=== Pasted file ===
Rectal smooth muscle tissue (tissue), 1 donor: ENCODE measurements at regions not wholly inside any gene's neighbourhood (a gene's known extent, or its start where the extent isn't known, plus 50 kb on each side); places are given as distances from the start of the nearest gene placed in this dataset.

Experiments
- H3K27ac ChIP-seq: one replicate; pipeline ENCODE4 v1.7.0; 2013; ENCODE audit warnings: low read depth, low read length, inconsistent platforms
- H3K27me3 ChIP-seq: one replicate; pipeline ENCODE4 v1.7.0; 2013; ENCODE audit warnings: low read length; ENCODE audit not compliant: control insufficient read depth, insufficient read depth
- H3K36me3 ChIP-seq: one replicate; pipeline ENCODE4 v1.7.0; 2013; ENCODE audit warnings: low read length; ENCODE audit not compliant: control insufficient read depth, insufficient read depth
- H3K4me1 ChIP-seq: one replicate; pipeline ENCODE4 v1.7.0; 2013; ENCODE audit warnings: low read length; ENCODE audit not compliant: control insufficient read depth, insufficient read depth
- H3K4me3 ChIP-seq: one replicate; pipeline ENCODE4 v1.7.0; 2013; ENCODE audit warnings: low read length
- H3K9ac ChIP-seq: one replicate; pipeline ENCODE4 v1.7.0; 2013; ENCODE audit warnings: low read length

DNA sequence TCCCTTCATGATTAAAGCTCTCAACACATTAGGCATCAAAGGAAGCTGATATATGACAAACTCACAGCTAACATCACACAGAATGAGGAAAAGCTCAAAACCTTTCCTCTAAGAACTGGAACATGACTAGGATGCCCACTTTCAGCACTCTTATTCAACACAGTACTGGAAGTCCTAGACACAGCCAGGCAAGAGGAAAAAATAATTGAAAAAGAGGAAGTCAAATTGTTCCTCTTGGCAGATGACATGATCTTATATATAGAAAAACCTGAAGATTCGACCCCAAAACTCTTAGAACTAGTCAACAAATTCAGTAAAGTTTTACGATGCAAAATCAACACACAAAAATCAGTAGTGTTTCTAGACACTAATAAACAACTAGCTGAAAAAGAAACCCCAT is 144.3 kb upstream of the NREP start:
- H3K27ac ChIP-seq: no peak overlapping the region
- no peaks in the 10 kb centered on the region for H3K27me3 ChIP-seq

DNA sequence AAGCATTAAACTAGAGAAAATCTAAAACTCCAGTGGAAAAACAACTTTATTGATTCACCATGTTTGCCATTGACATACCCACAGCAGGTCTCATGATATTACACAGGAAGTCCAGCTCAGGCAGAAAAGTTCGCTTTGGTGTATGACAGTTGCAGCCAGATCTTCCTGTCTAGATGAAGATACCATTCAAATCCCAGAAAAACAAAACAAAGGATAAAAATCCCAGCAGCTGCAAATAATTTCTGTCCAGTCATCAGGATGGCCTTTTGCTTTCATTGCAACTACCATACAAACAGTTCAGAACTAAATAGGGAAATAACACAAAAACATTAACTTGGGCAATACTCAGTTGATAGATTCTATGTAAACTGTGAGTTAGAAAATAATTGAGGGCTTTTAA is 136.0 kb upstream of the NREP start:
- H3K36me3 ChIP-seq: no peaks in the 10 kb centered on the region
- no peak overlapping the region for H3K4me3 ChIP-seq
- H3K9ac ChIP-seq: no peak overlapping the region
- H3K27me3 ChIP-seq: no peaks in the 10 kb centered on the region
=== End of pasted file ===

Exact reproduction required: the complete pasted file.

Rectal smooth muscle tissue (tissue), 1 donor: ENCODE measurements at regions not wholly inside any gene's neighbourhood (a gene's known extent, or its start where the extent isn't known, plus 50 kb on each side); places are given as distances from the start of the nearest gene placed in this dataset.

Experiments
- H3K27ac ChIP-seq: one replicate; pipeline ENCODE4 v1.7.0; 2013; ENCODE audit warnings: low read depth, low read length, inconsistent platforms
- H3K27me3 ChIP-seq: one replicate; pipeline ENCODE4 v1.7.0; 2013; ENCODE audit warnings: low read length; ENCODE audit not compliant: control insufficient read depth, insufficient read depth
- H3K36me3 ChIP-seq: one replicate; pipeline ENCODE4 v1.7.0; 2013; ENCODE audit warnings: low read length; ENCODE audit not compliant: control insufficient read depth, insufficient read depth
- H3K4me1 ChIP-seq: one replicate; pipeline ENCODE4 v1.7.0; 2013; ENCODE audit warnings: low read length; ENCODE audit not compliant: control insufficient read depth, insufficient read depth
- H3K4me3 ChIP-seq: one replicate; pipeline ENCODE4 v1.7.0; 2013; ENCODE audit warnings: low read length
- H3K9ac ChIP-seq: one replicate; pipeline ENCODE4 v1.7.0; 2013; ENCODE audit warnings: low read length

DNA sequence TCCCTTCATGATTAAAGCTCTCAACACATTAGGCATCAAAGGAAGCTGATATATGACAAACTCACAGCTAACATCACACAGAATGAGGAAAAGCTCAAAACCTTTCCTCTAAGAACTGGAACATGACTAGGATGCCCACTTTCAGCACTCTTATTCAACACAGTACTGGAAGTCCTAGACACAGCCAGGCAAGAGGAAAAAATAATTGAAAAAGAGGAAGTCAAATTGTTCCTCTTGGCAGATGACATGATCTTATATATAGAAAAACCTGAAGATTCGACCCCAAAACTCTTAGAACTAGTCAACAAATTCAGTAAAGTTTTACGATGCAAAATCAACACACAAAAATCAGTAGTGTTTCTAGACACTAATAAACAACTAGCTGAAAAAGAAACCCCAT is 144.3 kb upstream of the NREP start:
- H3K27ac ChIP-seq: no peak overlapping the region
- no peaks in the 10 kb centered on the region for H3K27me3 ChIP-seq

DNA sequence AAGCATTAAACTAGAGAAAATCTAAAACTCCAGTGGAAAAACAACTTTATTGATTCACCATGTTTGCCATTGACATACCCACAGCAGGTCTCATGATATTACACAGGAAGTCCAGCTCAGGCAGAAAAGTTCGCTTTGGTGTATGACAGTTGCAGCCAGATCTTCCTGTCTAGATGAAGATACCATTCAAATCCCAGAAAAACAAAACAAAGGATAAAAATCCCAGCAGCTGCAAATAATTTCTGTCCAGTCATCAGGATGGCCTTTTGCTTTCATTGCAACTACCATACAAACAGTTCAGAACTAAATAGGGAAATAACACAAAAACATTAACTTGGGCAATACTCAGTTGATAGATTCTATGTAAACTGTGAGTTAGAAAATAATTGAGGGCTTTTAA is 136.0 kb upstream of the NREP start:
- H3K36me3 ChIP-seq: no peaks in the 10 kb centered on the region
- no peak overlapping the region for H3K4me3 ChIP-seq
- H3K9ac ChIP-seq: no peak overlapping the region
- H3K27me3 ChIP-seq: no peaks in the 10 kb centered on the region